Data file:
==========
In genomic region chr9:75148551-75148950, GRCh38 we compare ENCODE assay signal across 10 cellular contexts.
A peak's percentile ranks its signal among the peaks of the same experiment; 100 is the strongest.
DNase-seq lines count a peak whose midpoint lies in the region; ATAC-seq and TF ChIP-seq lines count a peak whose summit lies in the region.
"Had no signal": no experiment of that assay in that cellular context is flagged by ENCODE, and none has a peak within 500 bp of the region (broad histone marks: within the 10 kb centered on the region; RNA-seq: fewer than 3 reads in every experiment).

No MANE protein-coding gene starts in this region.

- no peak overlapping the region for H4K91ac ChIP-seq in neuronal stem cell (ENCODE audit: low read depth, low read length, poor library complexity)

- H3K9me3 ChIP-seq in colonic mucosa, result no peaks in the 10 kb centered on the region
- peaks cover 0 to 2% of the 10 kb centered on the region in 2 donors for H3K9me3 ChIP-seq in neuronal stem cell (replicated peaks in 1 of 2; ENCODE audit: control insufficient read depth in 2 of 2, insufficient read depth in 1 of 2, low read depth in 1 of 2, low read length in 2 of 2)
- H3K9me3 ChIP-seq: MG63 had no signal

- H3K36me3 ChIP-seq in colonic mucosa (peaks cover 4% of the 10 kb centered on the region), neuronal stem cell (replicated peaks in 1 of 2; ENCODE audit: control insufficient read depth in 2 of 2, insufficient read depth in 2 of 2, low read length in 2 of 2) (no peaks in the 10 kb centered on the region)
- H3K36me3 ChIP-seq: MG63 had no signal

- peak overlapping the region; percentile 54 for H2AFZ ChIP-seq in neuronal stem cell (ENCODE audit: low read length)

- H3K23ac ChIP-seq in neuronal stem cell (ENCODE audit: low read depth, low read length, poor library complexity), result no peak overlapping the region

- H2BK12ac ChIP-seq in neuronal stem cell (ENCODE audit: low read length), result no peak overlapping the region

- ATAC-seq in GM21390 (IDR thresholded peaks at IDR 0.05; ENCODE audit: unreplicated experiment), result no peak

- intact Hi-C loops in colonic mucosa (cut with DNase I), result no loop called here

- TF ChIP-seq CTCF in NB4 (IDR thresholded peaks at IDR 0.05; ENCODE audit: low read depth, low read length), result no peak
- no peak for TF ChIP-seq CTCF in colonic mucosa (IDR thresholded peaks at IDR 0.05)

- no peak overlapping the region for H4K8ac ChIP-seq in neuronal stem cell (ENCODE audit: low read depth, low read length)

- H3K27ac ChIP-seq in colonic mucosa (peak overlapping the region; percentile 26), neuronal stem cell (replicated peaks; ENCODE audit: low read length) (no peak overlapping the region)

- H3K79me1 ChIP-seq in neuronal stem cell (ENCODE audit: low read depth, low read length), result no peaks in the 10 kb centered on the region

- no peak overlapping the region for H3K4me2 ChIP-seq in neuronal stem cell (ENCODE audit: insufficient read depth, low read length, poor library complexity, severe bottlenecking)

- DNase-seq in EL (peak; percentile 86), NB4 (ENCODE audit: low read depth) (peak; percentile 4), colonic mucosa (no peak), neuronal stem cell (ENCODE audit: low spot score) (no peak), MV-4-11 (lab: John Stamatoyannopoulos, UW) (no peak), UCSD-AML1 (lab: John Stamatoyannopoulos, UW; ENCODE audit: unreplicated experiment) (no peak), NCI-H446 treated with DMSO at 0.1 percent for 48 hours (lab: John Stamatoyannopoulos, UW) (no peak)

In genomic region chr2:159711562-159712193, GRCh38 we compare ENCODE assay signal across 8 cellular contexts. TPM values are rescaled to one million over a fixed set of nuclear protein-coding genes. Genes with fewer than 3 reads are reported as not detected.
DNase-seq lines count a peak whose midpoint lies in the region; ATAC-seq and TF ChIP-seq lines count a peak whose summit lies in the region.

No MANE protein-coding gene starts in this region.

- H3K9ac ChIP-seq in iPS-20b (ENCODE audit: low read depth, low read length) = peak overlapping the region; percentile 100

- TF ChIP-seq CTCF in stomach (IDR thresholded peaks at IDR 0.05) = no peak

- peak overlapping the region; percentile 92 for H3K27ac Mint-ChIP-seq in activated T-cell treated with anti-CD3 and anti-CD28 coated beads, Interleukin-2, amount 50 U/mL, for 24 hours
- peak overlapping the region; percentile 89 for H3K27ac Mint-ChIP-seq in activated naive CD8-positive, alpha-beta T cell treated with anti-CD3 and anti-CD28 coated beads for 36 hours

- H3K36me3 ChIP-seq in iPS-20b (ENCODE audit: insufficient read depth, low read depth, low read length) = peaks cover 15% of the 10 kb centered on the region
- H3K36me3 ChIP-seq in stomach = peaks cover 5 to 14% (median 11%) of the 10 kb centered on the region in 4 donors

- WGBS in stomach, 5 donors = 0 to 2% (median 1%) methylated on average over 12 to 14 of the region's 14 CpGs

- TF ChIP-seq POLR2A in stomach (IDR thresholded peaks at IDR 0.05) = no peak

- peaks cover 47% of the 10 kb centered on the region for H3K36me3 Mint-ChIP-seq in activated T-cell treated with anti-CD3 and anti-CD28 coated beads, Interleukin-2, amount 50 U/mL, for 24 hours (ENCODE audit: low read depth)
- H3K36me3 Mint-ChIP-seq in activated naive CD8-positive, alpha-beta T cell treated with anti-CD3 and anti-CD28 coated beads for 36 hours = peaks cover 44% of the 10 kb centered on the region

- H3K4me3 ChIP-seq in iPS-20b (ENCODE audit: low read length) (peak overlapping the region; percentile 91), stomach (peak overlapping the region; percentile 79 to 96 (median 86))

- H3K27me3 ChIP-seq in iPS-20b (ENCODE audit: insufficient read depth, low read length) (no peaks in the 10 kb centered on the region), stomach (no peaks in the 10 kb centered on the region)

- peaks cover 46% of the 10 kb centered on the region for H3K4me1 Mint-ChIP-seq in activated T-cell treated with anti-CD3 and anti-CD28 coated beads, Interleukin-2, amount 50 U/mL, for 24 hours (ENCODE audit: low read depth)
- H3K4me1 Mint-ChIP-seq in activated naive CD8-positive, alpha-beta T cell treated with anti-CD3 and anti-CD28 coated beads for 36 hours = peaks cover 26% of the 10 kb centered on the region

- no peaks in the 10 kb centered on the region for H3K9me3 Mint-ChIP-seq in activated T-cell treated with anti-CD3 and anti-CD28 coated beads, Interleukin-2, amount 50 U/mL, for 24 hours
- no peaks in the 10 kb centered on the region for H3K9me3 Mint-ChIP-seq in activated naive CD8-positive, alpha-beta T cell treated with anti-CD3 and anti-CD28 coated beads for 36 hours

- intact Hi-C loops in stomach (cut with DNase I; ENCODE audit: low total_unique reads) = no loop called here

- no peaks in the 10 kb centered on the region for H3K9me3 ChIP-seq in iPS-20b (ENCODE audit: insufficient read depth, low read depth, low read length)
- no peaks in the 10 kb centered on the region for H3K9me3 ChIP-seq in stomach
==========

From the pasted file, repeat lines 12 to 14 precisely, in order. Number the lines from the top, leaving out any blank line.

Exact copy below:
- peak overlapping the region; percentile 54 for H2AFZ ChIP-seq in neuronal stem cell (ENCODE audit: low read length)

- H3K23ac ChIP-seq in neuronal stem cell (ENCODE audit: low read depth, low read length, poor library complexity), result no peak overlapping the region

- H2BK12ac ChIP-seq in neuronal stem cell (ENCODE audit: low read length), result no peak overlapping the region